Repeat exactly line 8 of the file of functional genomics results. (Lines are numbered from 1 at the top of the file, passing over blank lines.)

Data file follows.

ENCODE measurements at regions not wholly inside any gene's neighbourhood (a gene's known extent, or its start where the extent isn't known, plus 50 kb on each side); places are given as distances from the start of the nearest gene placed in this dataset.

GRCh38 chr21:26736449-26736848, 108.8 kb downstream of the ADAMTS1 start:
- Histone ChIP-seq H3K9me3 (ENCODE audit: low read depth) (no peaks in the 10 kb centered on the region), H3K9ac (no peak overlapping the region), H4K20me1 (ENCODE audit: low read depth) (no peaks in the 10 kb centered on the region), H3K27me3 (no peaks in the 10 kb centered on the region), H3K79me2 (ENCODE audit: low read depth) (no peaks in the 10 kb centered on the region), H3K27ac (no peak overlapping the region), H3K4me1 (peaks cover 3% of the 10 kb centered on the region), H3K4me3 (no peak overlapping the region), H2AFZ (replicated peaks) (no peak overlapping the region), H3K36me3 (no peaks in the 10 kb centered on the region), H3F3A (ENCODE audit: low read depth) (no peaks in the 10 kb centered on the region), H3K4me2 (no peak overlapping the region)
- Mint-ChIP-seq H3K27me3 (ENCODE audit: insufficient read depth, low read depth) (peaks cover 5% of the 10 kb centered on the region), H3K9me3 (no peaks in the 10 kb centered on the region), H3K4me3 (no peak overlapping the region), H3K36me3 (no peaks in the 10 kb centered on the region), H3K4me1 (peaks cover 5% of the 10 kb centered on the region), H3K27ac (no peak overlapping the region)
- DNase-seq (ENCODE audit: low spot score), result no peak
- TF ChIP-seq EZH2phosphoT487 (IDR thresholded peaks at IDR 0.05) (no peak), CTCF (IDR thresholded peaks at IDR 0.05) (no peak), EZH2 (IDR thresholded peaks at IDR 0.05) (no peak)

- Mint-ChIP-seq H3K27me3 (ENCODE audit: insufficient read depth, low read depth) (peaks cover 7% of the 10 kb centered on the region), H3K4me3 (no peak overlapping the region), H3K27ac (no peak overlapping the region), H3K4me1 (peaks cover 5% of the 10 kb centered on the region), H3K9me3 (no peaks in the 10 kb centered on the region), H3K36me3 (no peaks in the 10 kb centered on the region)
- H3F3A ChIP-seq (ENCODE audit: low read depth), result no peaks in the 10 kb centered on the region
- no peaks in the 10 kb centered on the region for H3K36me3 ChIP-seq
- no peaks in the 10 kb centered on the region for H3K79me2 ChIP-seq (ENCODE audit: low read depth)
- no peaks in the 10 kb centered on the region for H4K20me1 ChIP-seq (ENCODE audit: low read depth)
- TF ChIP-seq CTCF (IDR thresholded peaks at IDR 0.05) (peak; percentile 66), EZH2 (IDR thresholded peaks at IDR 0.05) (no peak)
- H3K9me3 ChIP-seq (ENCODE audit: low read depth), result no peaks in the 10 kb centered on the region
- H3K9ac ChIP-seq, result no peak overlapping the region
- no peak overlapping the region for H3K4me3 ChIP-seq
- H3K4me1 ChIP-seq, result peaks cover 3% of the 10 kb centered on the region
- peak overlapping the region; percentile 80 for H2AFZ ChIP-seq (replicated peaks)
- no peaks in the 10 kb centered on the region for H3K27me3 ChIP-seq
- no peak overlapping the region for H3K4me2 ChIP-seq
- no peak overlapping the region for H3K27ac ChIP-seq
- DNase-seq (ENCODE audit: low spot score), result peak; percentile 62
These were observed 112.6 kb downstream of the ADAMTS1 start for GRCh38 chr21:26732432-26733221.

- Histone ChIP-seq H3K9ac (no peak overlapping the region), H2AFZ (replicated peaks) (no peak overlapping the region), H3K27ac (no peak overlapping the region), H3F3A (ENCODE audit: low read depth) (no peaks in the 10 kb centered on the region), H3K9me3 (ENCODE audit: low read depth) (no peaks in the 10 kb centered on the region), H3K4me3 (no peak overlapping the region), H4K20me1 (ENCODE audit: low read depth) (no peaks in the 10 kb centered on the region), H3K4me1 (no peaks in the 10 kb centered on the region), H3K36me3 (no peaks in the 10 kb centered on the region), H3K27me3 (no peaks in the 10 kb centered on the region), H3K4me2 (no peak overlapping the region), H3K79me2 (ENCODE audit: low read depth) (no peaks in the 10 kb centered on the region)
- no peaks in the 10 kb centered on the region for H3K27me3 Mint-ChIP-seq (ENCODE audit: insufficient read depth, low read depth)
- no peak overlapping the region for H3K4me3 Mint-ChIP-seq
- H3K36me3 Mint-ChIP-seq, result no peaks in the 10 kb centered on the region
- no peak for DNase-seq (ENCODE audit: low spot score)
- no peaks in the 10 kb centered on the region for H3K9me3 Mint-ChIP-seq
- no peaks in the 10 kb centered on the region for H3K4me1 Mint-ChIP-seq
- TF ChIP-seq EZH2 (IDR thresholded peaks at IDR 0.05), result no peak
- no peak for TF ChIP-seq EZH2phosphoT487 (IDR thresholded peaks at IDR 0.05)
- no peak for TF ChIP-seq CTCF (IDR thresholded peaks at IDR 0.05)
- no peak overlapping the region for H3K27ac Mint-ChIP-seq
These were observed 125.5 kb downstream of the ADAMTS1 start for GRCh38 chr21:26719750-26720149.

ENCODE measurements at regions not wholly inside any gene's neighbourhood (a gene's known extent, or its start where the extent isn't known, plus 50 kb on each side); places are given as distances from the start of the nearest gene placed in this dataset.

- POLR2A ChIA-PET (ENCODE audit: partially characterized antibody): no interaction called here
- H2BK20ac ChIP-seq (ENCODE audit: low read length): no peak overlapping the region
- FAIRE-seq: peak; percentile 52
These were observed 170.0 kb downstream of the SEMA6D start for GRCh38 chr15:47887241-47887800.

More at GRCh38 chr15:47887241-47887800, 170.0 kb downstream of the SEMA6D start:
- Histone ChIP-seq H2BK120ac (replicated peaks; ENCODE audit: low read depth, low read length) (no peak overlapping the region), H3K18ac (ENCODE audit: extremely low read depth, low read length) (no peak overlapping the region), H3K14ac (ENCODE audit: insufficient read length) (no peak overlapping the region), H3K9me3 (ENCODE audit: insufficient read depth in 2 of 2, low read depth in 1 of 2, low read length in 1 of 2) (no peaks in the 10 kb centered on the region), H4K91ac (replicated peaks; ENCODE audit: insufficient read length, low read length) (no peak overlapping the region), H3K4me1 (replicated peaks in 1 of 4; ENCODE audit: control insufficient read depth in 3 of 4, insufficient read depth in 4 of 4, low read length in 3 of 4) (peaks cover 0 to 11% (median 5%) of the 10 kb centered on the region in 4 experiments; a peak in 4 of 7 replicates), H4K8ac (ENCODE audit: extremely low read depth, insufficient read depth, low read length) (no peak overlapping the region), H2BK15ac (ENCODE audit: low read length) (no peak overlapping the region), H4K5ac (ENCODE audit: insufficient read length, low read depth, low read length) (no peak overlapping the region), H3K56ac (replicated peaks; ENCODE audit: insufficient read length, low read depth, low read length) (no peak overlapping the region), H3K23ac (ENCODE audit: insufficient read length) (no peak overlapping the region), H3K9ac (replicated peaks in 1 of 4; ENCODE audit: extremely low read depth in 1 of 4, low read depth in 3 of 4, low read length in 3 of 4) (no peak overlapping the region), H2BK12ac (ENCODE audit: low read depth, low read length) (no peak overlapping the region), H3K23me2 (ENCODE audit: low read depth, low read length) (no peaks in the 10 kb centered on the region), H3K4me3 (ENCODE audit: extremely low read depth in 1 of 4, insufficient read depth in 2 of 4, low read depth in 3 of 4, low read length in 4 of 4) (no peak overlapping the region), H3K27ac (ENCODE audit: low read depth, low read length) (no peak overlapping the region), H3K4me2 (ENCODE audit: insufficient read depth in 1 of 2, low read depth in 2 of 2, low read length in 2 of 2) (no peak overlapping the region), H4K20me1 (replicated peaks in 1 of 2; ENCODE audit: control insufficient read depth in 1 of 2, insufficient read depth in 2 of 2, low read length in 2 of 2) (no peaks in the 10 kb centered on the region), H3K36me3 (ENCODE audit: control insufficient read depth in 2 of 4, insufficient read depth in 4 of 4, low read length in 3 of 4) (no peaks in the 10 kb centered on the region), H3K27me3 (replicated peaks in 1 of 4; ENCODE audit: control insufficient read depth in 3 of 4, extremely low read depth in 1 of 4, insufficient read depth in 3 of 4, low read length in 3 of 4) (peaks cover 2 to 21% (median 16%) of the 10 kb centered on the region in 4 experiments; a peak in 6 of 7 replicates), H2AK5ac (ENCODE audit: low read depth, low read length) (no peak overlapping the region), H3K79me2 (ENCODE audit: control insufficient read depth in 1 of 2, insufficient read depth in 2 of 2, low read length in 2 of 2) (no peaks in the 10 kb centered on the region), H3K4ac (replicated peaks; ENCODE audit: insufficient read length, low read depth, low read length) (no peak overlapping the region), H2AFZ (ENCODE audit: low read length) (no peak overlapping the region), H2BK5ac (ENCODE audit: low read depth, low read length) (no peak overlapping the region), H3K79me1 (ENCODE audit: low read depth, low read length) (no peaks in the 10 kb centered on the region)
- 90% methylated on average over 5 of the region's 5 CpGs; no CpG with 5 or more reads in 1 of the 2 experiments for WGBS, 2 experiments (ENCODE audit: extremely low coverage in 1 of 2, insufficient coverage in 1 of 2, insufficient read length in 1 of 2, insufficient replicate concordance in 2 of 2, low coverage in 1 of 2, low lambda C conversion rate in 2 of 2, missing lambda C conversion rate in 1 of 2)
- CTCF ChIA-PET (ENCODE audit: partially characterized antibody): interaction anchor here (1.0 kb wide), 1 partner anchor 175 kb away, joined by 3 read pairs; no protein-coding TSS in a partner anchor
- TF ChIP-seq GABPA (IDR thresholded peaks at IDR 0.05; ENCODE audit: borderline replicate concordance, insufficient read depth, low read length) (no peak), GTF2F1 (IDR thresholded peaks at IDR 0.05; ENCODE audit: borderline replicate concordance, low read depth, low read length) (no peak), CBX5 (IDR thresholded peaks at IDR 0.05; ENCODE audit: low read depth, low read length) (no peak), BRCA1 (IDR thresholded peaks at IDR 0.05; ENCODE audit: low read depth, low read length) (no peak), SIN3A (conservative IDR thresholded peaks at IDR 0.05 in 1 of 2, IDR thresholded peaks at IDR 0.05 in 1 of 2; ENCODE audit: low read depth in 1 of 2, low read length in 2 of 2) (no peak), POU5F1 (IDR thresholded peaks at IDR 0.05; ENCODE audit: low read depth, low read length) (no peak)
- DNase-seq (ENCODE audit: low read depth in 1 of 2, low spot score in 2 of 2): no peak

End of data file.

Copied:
- H3F3A ChIP-seq (ENCODE audit: low read depth), result no peaks in the 10 kb centered on the region